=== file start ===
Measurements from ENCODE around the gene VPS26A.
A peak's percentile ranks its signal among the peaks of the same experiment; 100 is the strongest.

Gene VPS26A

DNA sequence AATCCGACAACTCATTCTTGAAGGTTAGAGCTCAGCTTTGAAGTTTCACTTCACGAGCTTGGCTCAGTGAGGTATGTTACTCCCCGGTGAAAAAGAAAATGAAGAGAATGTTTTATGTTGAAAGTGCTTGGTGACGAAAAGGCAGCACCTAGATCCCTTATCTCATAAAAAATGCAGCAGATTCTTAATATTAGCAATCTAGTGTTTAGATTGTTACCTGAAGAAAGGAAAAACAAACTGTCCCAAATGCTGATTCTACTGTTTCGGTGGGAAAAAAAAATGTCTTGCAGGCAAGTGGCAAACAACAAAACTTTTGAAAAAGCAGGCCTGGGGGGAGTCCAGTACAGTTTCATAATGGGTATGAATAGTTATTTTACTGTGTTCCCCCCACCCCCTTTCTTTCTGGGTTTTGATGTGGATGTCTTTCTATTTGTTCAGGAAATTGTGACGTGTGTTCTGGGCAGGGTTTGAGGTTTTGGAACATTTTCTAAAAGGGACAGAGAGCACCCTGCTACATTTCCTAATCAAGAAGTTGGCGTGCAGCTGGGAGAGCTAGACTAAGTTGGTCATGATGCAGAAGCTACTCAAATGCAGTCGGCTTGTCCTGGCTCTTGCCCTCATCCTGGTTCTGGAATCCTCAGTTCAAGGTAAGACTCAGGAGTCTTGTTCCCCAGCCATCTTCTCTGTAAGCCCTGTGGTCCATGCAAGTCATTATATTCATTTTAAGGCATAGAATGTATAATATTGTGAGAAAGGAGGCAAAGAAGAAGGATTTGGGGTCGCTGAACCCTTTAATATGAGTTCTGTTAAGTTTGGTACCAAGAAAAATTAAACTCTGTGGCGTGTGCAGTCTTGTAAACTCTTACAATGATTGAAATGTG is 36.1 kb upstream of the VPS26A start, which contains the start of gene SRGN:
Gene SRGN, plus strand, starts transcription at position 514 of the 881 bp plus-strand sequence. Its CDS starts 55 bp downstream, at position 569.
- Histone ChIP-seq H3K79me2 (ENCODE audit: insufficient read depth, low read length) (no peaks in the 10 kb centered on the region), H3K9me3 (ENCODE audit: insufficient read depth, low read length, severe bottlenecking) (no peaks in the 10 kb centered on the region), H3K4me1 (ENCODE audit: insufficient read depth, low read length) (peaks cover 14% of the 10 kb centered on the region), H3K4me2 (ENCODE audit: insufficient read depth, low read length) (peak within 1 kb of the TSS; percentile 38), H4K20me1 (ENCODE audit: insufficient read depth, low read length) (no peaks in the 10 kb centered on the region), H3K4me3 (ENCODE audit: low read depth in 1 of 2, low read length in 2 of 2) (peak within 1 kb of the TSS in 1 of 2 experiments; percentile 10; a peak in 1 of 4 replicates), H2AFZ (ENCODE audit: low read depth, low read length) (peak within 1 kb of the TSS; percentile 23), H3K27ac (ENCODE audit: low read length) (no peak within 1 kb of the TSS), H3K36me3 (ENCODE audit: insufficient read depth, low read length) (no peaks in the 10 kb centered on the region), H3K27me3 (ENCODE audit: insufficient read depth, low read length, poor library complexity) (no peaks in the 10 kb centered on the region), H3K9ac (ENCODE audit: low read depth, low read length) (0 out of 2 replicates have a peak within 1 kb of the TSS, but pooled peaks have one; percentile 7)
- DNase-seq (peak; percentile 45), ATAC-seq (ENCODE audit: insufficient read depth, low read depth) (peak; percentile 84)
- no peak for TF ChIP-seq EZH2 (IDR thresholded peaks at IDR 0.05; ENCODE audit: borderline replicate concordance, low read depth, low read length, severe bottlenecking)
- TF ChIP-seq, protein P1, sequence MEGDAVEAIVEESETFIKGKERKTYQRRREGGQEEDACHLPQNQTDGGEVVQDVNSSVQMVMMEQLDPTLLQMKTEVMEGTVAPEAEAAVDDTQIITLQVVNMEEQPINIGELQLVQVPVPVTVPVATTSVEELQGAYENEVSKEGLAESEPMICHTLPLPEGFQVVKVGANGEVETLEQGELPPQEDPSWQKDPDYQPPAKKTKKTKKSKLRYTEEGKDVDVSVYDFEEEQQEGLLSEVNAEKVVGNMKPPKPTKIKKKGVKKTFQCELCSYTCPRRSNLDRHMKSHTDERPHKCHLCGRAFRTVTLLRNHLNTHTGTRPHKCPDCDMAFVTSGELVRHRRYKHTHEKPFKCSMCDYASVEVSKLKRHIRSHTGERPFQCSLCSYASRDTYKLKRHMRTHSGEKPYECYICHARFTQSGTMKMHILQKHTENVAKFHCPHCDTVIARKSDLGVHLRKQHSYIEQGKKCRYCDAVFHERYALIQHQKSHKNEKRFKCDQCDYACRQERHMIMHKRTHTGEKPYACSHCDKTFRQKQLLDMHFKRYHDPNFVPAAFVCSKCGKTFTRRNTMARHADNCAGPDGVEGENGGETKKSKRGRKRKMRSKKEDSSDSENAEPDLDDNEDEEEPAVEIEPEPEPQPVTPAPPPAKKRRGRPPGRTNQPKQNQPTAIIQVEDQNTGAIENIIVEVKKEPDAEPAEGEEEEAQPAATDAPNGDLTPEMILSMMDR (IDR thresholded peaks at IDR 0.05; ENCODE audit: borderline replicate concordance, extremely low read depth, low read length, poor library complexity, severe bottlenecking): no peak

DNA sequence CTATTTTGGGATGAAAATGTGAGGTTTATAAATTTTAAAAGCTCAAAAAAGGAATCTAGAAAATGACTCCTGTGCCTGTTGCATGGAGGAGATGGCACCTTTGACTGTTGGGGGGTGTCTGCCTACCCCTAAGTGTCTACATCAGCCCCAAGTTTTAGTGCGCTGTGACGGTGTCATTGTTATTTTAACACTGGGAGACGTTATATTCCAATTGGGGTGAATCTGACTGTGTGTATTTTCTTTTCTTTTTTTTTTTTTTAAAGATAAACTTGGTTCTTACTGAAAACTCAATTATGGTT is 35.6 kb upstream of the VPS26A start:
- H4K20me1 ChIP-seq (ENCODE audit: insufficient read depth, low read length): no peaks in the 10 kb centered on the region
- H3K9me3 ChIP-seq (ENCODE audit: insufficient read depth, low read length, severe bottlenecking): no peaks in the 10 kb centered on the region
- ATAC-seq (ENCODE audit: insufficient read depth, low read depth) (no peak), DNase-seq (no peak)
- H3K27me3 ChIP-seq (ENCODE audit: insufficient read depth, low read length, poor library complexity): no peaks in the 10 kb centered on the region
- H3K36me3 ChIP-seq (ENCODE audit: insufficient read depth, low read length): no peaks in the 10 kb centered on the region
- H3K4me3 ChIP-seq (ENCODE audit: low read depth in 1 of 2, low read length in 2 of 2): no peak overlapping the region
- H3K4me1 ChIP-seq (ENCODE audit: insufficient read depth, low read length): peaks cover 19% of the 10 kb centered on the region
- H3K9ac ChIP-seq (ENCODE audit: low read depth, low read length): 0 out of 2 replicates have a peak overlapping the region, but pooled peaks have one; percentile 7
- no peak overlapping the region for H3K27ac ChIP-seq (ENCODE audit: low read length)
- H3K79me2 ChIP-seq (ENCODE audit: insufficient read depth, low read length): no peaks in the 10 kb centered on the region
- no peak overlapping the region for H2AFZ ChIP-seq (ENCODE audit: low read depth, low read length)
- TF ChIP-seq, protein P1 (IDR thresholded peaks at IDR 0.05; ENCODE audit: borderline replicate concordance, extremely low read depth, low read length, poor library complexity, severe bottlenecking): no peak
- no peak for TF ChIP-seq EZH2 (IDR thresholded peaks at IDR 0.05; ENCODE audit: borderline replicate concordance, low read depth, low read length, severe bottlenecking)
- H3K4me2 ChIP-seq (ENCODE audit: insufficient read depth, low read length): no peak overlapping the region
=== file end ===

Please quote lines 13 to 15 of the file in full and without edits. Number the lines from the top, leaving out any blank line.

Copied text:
- ATAC-seq (ENCODE audit: insufficient read depth, low read depth) (no peak), DNase-seq (no peak)
- H3K27me3 ChIP-seq (ENCODE audit: insufficient read depth, low read length, poor library complexity): no peaks in the 10 kb centered on the region
- H3K36me3 ChIP-seq (ENCODE audit: insufficient read depth, low read length): no peaks in the 10 kb centered on the region